By Dan Carden
A lifetime ban on lawmakers becoming lobbyists and a balanced budget amendment are among the reforms U.S. Rep. Brad Ellsworth, D-Ind., vows to pursue if Hoosiers elect him to the U.S. Senate.
The two-term Evansville congressman announced his Plan to Change the Way Washington Works at an Indianapolis event Tuesday. Ellsworth's 10-point plan focuses on increasing government transparency, reducing government spending and fixing procedural issues that slow the legislative process.
"Too many times, the people in Washington, D.C., from both parties, put other peoples' interests--special interests--in front of their own and in front of the people back home," Ellsworth said. "There are ways that we can restore the public's confidence in their elected officials, and that's what we have to start doing."
One of Ellsworth's proposals would prohibit U.S. senators from working as a lobbyist after leaving office. Current senators must wait two years before they can lobby their former colleagues.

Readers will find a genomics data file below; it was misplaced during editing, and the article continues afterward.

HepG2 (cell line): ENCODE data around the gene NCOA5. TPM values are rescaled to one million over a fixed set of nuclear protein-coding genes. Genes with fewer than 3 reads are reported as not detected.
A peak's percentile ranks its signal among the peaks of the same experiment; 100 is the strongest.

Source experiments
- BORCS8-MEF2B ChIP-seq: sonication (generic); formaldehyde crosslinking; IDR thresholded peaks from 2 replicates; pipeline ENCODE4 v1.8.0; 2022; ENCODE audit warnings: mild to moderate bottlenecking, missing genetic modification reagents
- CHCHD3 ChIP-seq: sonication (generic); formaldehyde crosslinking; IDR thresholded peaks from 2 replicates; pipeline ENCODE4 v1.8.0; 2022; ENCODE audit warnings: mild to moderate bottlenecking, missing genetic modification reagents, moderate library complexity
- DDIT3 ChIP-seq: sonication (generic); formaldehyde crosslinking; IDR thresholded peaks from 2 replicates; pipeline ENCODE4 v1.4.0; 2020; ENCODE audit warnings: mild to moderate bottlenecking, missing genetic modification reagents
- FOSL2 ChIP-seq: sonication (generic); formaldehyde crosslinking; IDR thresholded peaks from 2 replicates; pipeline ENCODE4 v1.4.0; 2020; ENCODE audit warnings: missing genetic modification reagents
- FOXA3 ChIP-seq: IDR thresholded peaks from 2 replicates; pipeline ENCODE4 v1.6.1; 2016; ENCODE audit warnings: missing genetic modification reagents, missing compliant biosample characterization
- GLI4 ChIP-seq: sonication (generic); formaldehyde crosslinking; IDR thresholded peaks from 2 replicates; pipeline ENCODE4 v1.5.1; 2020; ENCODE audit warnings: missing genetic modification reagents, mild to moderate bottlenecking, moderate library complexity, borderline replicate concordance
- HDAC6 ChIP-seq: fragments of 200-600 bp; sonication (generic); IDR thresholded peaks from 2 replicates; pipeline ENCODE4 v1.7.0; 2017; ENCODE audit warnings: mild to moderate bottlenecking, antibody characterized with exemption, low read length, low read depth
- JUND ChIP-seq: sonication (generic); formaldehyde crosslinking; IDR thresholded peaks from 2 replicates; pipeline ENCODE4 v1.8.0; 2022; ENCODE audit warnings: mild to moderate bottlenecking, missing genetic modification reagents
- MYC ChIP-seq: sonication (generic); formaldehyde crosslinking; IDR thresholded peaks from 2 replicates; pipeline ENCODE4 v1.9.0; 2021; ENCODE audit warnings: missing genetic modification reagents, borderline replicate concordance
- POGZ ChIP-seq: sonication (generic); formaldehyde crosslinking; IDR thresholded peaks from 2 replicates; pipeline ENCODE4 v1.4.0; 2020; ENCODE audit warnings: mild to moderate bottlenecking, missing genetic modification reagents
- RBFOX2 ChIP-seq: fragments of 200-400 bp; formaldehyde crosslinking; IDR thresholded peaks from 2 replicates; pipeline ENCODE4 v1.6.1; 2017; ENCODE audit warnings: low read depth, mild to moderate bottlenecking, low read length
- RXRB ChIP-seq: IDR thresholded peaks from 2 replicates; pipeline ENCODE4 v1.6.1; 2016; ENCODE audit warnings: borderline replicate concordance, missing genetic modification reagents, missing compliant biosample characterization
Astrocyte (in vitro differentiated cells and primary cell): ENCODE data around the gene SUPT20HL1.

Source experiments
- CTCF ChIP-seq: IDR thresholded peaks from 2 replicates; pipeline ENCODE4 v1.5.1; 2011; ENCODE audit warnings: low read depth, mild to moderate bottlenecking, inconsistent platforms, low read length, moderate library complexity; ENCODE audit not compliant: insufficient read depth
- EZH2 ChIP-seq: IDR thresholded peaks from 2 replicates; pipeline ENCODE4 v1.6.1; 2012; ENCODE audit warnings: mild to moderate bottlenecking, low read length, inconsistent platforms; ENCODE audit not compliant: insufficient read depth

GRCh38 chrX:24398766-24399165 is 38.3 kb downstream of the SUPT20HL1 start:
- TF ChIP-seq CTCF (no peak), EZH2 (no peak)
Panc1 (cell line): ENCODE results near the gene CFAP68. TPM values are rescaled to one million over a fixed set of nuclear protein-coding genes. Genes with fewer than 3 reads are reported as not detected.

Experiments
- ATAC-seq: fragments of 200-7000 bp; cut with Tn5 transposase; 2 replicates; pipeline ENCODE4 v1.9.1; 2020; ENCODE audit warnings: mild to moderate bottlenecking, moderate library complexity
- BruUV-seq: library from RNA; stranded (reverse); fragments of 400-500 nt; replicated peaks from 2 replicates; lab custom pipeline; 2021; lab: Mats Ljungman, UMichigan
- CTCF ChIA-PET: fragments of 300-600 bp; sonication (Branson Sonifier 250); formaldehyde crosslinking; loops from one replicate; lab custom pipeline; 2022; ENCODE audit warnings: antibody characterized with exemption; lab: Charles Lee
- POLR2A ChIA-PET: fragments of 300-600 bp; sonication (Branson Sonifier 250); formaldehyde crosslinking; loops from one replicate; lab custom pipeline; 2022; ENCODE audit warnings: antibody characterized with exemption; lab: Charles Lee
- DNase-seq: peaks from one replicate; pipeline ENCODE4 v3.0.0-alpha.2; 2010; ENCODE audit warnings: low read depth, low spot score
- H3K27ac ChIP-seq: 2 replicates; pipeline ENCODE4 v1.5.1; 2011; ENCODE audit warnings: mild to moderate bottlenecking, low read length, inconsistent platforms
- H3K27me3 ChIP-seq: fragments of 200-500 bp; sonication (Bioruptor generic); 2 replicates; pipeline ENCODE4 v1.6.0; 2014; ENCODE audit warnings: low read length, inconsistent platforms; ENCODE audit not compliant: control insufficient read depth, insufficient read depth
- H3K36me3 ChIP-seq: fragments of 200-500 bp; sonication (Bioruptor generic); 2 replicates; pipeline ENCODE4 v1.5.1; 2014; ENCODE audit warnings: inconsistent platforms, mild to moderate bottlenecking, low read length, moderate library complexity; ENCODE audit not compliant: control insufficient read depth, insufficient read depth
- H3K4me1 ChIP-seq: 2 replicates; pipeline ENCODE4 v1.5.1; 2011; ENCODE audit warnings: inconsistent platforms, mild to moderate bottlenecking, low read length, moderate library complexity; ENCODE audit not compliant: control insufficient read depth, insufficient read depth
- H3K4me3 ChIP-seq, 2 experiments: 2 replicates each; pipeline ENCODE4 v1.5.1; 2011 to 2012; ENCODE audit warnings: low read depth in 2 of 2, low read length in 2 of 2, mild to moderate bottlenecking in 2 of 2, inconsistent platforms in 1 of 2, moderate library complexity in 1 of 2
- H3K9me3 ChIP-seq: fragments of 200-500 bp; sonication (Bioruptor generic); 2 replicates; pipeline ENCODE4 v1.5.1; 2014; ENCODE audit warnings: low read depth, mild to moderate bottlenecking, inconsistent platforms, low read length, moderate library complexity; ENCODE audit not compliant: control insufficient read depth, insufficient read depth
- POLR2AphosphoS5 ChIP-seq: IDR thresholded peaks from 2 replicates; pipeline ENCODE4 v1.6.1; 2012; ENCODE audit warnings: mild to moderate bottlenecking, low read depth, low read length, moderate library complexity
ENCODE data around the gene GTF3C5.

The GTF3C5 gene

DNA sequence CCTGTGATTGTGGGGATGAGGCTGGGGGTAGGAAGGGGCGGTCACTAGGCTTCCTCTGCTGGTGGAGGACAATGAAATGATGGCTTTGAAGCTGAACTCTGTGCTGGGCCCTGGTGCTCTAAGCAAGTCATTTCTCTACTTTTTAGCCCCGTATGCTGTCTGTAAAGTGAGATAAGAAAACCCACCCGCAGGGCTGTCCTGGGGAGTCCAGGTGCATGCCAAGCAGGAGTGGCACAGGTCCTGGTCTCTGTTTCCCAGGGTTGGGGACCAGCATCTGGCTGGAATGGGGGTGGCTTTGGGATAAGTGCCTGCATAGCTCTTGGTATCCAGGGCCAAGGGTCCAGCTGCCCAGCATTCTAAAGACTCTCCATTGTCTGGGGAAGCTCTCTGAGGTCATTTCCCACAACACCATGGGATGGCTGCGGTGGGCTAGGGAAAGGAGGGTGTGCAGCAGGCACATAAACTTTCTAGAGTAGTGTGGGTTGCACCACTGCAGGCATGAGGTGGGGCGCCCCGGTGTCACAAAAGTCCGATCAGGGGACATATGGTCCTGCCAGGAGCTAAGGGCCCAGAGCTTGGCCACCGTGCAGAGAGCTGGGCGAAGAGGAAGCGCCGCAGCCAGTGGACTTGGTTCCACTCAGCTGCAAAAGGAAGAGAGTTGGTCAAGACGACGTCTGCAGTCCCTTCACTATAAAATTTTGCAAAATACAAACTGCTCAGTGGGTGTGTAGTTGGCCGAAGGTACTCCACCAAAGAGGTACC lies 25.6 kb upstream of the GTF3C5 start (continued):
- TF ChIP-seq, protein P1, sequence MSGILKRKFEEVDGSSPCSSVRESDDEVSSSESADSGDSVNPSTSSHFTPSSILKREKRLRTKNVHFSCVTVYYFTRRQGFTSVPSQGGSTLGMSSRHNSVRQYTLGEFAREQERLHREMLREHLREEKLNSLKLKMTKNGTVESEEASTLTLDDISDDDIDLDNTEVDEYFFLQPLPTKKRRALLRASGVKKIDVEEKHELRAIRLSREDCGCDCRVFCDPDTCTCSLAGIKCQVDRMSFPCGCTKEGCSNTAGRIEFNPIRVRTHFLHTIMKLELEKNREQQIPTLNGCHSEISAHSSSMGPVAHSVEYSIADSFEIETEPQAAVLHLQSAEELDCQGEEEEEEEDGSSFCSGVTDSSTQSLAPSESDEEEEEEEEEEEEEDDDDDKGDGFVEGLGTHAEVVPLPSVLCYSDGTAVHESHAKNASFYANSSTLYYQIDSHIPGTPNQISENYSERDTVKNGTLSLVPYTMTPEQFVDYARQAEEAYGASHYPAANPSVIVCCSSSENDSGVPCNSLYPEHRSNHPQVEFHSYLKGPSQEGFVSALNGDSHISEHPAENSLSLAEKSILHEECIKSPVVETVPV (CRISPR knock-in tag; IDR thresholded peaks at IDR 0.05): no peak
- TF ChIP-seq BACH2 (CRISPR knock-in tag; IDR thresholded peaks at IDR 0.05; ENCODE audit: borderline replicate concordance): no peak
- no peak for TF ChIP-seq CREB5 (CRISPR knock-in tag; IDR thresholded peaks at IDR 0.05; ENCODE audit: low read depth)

"So many times that's what people intend to do, as opposed to public service, and why people go to Washington, or any elected official, they use that to trampoline or to bounce in to a more lucrative job," Ellsworth said.
Former U.S. Sen. Dan Coats, Ellsworth's Republican opponent, worked as a lobbyist after leaving the Senate in 1999 and again after serving four years as U.S. ambassador to Germany. Ellsworth told reporters Tuesday that he would never work as a lobbyist.
Other Ellsworth reform proposals were big on ideas but short on specifics.
For example, Ellsworth said he would support a constitutional amendment requiring a balanced budget but would not identify specific programs or services he'd cut right now to eliminate the estimated $1.35 trillion shortfall for 2010. He said the amendment would allow government spending to exceed revenue during "emergencies," which he did not define.
Ellsworth also wants to reduce the number of senators required to end a filibuster from 60 to 55. However, changing that rule requires getting 60 votes to end debate on the rule. Neither political party currently controls that many seats in the Senate, nor is likely to after the fall elections.